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It was 20 years before Jacob returned to his hometown, to face his brother, Esau, the brother that he had stolen the blessing from, and manipulated out of his birthright.  He had much to be afraid of.  He had heard that his brother was coming out to meet him, accompanied by 400 men.  He hadn’t seen him for 20 years.  He had no idea if his anger had abated, or increased.

Jacob, in the meanwhile, had been given a new name, a father-in-law who had done the same things to him that he had done to his brother.  Stolen from him.  Manipulated him.  Used him.  He had been tempered and taught by it.  He had wrestled with, and had his hip dislocated by, an angel.  And been blessed immensely and changed radically, by God Almighty.

You can read his story in chapters 25 through the end of Genesis, specifically  in Gen. 25:29-34, chapters 27, 32 and 33.  You can read my story on the pages of just about everything I write, because it all filters through.

It had been 20 years for me, too.  An impending 20 year class reunion, where I’d have to look old classmates in the eyes, wondering if they’d remember how horrible I had been, how defiled and ruined and broken.  Wondering if they’d hold it against me.  They may not have an army of 400 marching with them, and I may not have been facing the threat of death, but something about all of this made me feel a little petrified.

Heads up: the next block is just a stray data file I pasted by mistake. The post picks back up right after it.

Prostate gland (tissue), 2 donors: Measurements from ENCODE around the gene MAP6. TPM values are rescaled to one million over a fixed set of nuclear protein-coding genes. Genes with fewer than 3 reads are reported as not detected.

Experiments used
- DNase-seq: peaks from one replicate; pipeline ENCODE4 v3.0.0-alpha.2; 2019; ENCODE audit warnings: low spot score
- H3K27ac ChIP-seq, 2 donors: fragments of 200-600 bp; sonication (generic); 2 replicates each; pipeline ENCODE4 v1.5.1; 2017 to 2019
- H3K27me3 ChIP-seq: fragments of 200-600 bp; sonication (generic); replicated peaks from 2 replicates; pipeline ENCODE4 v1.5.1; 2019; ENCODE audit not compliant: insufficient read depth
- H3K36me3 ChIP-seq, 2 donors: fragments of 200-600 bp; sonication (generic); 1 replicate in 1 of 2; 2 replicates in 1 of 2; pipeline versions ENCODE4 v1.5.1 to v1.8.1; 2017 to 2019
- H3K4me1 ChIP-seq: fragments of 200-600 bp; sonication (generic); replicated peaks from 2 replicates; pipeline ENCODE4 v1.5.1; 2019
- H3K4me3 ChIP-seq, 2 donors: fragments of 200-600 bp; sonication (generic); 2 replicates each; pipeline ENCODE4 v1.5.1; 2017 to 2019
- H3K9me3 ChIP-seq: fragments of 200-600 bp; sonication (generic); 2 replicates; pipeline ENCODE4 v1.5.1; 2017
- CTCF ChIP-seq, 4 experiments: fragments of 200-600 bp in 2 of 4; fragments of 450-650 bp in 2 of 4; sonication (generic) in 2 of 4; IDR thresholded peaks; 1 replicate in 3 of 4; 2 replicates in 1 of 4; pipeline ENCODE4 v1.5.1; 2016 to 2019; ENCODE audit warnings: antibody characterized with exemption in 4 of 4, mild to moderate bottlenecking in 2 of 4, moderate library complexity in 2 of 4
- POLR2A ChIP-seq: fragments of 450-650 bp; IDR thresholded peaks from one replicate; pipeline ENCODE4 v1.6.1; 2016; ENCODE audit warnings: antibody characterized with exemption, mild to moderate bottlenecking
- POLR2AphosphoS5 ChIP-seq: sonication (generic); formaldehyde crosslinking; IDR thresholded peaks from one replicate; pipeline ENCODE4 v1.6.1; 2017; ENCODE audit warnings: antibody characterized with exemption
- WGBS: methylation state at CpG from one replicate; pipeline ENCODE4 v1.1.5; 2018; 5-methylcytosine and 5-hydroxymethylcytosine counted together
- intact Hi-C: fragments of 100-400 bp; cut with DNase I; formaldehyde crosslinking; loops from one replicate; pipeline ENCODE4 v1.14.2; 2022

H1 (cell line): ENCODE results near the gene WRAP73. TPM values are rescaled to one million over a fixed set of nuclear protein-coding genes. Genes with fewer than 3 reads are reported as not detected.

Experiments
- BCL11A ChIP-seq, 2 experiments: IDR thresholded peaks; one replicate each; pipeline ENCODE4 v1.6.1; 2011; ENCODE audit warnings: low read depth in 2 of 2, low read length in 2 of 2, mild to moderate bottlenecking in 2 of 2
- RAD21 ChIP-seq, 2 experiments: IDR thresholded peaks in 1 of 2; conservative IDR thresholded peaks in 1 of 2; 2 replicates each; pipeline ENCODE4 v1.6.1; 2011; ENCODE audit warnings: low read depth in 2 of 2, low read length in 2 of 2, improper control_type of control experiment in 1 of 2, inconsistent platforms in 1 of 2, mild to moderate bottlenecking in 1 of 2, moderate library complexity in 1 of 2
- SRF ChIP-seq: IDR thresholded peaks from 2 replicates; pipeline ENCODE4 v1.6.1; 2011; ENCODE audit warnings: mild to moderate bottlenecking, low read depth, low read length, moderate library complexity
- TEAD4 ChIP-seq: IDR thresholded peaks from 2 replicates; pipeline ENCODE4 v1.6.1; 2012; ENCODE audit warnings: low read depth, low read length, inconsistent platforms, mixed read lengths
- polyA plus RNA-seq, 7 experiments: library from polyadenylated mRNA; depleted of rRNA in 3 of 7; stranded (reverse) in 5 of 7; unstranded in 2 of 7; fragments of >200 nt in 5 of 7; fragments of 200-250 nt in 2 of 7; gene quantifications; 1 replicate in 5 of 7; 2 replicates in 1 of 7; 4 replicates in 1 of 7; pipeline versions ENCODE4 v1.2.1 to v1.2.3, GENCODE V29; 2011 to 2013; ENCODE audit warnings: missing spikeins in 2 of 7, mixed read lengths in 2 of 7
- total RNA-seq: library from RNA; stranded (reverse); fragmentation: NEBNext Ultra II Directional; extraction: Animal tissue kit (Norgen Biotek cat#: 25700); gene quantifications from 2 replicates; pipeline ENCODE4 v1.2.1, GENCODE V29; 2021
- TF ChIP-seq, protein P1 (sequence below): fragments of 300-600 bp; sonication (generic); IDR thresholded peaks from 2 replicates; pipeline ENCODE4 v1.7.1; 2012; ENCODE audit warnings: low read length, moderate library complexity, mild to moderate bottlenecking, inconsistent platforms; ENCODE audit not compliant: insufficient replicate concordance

It had been a long time since I’d had any fears about telling my story.  In fact, I’m pretty bold about it.  You should see the look of shock when I tell people I used to be a meth-addict… me, with the bright eyes, and healthy cheeks and jubilant, peaceful presence.  My past is intrinsically woven into the fibers of who I’ve become.  I love to tell my story… to folks that know me as I am, but these were folks who remember me as I was.  The sexual immorality and drug addictions of my youth have become the very things that have transformed me into a woman who loves and embraces grace, both the giving and the receiving of it.

I have been changed into a liberated and dignified woman, unencumbered by the usual concerns that most folks have to carry, the concerns of whether or not they are liked, loved, cared for, how folks perceive them.  I just know that I’m deeply loved and walk in that grace, with confidence and courage and hope, and sort-of a nonchalant awareness of it, because it just is, and I don’t have to overthink it.

I don’t carry shame or insecurity, like most people seem to, because I had to learn, deep in the depths of my soul, just how far-reaching and all-encompassing His forgiveness really is, and how much it honestly doesn’t matter what others think, so long as God is pleased.  I had to learn that He isn’t pleased because of my performance, but because of my faith, and even that is a gift.  And I had to be raw and honest about who I have been, before God, before my family, before hurting folks that I hope to invite into this tender mercy that’s also offered to them.   A person can’t confess the things I’ve had to confess in my lifetime, and still harbor all that shame… otherwise, they’d never be able to survive it. That’s the beauty of the cross.  It’s the great shame-slayer!